BMOP/Odyssey Opera's Grammy Winning "Mr. Fox"

The Cast of "Fantastic Mr. Fox"
(photo: BMOP)

Tobias Picker: Fantastic Mr. Fox is the official title of the Grammy Award winning operatic compact disc release of the work by Picker, the current Artistic Director of Tulsa Opera, who pulls off the almost impossible feat of composing an opera that is aimed directly at families, not just children; that is, children of all ages. With his welcome use of melodic tonal lyricism, even though a modern piece, and the caustically witty Libretto by Donald Sturrock, this work is sure to charm listeners of any vintage. Performed by the Boston Modern Orchestra Project (BMOP) under the direction of Gil Rose, the recording features members of Odyssey Opera, the Boston Children's Chorus, and a host of well-known vocalists. Commissioned and premiered in 1998 by Los Angeles Opera, this recording was made during its performance period in Boston in 2014.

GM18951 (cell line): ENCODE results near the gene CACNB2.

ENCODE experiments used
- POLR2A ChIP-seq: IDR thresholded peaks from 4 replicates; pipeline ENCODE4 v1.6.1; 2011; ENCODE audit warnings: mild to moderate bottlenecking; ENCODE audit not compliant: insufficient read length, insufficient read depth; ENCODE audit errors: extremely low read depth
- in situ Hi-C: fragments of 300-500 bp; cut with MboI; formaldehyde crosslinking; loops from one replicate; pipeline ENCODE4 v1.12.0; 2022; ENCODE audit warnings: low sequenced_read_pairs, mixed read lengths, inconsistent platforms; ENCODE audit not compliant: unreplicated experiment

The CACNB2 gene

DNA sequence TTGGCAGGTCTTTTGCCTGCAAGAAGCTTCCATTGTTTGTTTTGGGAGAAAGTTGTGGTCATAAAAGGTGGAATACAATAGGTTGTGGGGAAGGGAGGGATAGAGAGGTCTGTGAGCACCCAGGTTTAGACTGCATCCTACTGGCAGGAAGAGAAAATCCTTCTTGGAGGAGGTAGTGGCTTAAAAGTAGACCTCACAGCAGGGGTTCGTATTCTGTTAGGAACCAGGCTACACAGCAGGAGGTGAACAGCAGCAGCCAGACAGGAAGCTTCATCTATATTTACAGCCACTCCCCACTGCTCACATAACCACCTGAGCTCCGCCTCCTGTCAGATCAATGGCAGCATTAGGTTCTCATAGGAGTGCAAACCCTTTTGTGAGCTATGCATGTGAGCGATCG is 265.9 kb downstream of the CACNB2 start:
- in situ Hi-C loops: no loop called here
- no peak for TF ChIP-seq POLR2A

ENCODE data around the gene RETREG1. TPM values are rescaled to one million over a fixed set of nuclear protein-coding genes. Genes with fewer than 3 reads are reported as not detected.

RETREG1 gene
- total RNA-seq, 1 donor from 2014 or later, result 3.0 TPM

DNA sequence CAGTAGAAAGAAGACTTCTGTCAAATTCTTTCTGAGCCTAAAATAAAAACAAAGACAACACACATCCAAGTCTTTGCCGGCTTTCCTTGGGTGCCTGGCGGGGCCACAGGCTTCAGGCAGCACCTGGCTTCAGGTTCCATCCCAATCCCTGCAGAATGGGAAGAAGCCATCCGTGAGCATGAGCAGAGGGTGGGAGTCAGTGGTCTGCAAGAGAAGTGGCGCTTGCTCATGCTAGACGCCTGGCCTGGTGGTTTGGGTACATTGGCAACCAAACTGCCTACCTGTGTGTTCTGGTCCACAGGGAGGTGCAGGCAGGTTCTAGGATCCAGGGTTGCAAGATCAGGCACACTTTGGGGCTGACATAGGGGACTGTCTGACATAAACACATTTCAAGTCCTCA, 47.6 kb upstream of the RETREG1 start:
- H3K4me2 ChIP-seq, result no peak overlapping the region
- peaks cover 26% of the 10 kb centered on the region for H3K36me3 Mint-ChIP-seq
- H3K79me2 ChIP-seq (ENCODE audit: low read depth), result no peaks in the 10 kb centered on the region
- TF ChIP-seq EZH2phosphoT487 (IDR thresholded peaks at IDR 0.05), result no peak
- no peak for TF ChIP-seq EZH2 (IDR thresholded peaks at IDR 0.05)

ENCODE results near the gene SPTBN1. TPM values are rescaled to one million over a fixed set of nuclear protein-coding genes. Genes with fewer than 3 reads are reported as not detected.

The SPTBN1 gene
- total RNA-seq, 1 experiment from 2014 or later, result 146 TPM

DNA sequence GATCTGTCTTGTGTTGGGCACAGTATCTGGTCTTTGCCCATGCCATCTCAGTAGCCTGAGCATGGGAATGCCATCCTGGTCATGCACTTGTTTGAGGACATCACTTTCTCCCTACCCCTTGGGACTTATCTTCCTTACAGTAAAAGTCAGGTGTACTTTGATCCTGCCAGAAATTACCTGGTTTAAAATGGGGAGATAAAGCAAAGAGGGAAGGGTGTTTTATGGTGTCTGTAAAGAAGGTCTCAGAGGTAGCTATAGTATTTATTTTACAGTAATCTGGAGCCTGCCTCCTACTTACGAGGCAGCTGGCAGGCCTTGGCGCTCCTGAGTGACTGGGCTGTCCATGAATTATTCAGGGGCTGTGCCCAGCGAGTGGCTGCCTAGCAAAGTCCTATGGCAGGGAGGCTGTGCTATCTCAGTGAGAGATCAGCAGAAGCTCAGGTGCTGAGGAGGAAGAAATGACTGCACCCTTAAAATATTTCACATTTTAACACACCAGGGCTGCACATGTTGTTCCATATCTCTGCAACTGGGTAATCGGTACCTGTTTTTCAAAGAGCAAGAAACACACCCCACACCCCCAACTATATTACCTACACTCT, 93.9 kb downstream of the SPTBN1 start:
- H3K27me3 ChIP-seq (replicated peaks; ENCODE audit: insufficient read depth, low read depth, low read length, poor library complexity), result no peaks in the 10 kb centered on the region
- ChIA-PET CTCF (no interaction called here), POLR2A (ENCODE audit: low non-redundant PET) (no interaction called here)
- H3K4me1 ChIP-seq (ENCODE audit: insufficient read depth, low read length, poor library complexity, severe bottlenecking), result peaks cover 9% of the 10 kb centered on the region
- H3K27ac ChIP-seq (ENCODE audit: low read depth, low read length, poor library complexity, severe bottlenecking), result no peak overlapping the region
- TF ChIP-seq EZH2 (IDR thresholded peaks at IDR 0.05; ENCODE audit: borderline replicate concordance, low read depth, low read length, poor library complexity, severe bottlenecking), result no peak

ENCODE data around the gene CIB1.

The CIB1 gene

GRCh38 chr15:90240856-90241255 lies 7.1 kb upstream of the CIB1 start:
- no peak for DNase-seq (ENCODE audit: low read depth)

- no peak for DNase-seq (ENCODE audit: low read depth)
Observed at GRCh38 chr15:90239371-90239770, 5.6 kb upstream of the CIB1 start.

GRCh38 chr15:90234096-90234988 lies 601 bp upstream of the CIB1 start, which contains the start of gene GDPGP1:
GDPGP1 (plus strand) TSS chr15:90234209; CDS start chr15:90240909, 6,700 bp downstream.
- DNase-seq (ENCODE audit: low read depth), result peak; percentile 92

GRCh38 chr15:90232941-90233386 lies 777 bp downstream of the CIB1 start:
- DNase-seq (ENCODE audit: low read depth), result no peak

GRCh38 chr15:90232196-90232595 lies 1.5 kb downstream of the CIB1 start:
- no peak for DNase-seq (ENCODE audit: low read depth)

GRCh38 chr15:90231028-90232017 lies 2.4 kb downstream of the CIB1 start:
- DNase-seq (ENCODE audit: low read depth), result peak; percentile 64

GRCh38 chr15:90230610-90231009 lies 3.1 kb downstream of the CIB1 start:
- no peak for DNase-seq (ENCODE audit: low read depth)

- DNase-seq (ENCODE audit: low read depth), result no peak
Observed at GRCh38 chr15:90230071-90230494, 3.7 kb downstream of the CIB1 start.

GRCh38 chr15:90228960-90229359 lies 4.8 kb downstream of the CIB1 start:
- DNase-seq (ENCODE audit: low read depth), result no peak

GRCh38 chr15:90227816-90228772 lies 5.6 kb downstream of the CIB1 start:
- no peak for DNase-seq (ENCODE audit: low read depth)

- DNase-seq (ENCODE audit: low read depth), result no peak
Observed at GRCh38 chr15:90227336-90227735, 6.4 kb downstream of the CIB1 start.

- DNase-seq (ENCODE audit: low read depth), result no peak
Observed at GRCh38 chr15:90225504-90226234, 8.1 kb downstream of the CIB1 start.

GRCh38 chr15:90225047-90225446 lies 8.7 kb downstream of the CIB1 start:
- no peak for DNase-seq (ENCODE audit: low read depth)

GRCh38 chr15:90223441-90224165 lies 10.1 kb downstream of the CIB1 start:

Based on the revered children's novel by Roald Dahl, the fable centers on the efforts of the eponymous fox (baritone John Brancy), the antihero who's on a food-finding mission on behalf of his family, contemporaneously thwarting the aim of three mean farmers, Boggis (bass- baritone Andrew Craig Brown), Bunce (tenor Edwin Vega) and Bean (baritone Gabriel Preisser) to kill the varmint that's been eating their chickens and geese and drinking their cider. Mr. Fox enlists his forest friends, including Mr. Porcupine (tenor Theo Lebow), Miss Hedgehog (soprano Elizabeth Futral), Rita the Rat (mezzo-soprano Tynan Davis) and others. The remaining characters include Mrs. Fox (mezzo-soprano Krista River), Agnes the Digger (countertenor Andrey Nemzer), Mavis the Tractor (soprano Gail Novak Mosites), Badger the Miner (baritone John Dooley) and Burrowing Mole (tenor Jonathan Blalock). There are also four fox cubs: Abigail Long, Abi Tenenbaum, Zoe Tekeian, and Madeleine Kline. The story is accessible as is the music (this despite the fact that Picker was trained by a trio of Modernist composers, Elliott Carter, Milton Babbitt, and Charles Wuorinen).